After over four years and $300 million, people in Wyoming got to see what the restoration of the Wyoming Capitol looks like. The building had been falling apart and several lawmakers argued that something had to be done. But spending money on the project and the adjoining office building was questioned by many across the state since it came at a time when Wyoming was strapped for money.
But when it was time to take a peek, an estimated 2,000 people stood in front of the capitol last Wednesday. The building was restored and renovated with the goal of taking it back to how it looked around the time of statehood while finally solving problems caused by having such an old building, which included very small committee rooms.
Former Senate President Tony Ross was among those who oversaw the project and he proudly told the crowd that the capitol is once again open for business.
"It's the people's house and we've made it so for you…more so than ever before. "
After a number of speakers there was a ribbon cutting and then people were allowed in. What they saw was a building that now features newly uncovered paintings, art, and decorative walls that were restored to their original splendor after being covered up multiple times over the years.
This includes a historic room that served as the Supreme Court that had been converted into an office space. Featuring gold and light blue wall paper that was restored using computer technology, the room is a highlight. There's even a balcony. The room is also historic, it's where legislation was signed to first give women the right to vote.
The House and Senate carpet and walls have been returned to their original colors and light now streams through a window located behind the desk of the speaker of the house. Among those getting a glimpse of the facility were Amy and Harlan Edmonds of Cheyenne. Both are former state representatives who were initially concerned about some of the spending. Amy Edmonds was thrilled.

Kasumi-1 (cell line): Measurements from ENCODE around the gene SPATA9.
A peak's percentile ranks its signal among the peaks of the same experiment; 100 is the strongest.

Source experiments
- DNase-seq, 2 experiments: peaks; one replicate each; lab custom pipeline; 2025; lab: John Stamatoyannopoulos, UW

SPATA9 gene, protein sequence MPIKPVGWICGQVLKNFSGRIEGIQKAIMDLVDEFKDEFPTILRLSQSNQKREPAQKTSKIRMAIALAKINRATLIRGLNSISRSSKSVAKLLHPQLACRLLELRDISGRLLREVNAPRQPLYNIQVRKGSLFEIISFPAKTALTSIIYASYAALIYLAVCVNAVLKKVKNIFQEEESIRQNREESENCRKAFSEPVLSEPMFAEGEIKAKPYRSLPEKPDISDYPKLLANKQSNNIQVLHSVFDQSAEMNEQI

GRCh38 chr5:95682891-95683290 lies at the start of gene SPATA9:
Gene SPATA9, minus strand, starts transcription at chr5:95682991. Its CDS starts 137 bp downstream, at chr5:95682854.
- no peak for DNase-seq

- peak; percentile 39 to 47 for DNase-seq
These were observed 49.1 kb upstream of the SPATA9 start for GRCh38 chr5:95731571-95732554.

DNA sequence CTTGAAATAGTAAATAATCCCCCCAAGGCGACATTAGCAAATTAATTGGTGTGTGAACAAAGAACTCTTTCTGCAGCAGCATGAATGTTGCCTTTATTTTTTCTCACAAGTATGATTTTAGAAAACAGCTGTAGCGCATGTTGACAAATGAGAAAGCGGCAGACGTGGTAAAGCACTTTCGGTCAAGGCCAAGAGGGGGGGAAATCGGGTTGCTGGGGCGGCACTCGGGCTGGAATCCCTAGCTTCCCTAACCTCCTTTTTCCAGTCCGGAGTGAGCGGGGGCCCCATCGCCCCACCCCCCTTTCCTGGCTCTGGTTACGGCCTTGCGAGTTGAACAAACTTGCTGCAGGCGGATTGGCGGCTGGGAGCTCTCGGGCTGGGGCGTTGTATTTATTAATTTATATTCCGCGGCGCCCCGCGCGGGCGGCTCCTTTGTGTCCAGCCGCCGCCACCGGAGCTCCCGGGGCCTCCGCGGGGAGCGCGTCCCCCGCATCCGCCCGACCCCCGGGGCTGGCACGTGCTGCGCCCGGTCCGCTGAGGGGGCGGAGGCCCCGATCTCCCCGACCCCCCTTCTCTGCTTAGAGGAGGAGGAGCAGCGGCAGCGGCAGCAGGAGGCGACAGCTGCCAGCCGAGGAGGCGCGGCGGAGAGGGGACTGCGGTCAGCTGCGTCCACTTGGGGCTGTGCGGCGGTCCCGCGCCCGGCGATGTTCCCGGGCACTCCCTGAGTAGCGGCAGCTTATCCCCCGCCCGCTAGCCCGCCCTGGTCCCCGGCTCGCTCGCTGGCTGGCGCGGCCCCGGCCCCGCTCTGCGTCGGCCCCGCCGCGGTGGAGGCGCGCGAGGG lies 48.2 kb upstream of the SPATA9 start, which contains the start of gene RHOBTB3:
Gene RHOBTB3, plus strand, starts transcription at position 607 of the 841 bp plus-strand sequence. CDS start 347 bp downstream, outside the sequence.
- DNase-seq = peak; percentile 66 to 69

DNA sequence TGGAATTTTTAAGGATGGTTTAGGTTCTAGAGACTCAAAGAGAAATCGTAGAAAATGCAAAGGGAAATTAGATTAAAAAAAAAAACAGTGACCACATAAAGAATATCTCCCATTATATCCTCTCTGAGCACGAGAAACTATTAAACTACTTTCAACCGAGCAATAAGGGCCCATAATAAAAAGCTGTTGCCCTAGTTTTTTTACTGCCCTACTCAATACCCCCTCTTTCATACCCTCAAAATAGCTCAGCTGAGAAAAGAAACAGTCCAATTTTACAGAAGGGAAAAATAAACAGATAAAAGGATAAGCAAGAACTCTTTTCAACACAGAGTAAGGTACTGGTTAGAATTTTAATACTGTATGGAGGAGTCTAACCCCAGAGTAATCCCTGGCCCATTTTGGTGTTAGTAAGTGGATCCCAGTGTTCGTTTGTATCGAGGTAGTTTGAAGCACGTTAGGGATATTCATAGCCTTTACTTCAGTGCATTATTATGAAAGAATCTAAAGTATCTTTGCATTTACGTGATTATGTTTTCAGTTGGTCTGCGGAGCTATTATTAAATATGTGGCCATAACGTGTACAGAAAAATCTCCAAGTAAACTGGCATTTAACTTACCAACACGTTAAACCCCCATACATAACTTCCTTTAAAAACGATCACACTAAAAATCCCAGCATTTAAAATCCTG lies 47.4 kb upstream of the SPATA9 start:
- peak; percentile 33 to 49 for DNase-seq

"I mean it's stunning, it's so beautiful. I'm especially excited about the gorgeous, I mean the old judiciary, I mean it's so beautiful."
Although husband Harlan Edmonds isn't sure about the window in the house.
"I think it would take some getting used to. "I think having the natural sunlight is…but I haven't seen the committee rooms yet but I assume they are the single best improvement, because those were sardine cans."
The committee rooms are bigger and better with technology that will allow some meetings to be streamed on-line. Denver resident Susanna Delissalde was with her husband who sculpted four unique statues that have been placed at the top of the rotunda called truth, justice, courage and hope. She said the capitol is a treasure.
"It's so dignifying, it's so…you can see the work of everybody in each corner and each piece that they've done with so much love. It's wonderful, it speaks volumes, it's a building that speaks loudly," said Delissalde.
That's music to the ears of Paul Brown who was one of the project managers. He said they had to be painstaking in their approach.
"Every time we turned around we discovered something new, we'd find a piece of history that hadn't been revealed before, it was very interesting, but very difficult."
Former governor Matt Mead admits he went back and forth on moving forward with the project, but he eventually came around. Now he is very impressed.
"It is inspiring, it really is inspiring and think that is important. For the young people who go through there they should see the capitol as a special place and they should aspire to serve there," said Mead.
Top elected officials are moving their offices into the facility and it will be fully operational very soon.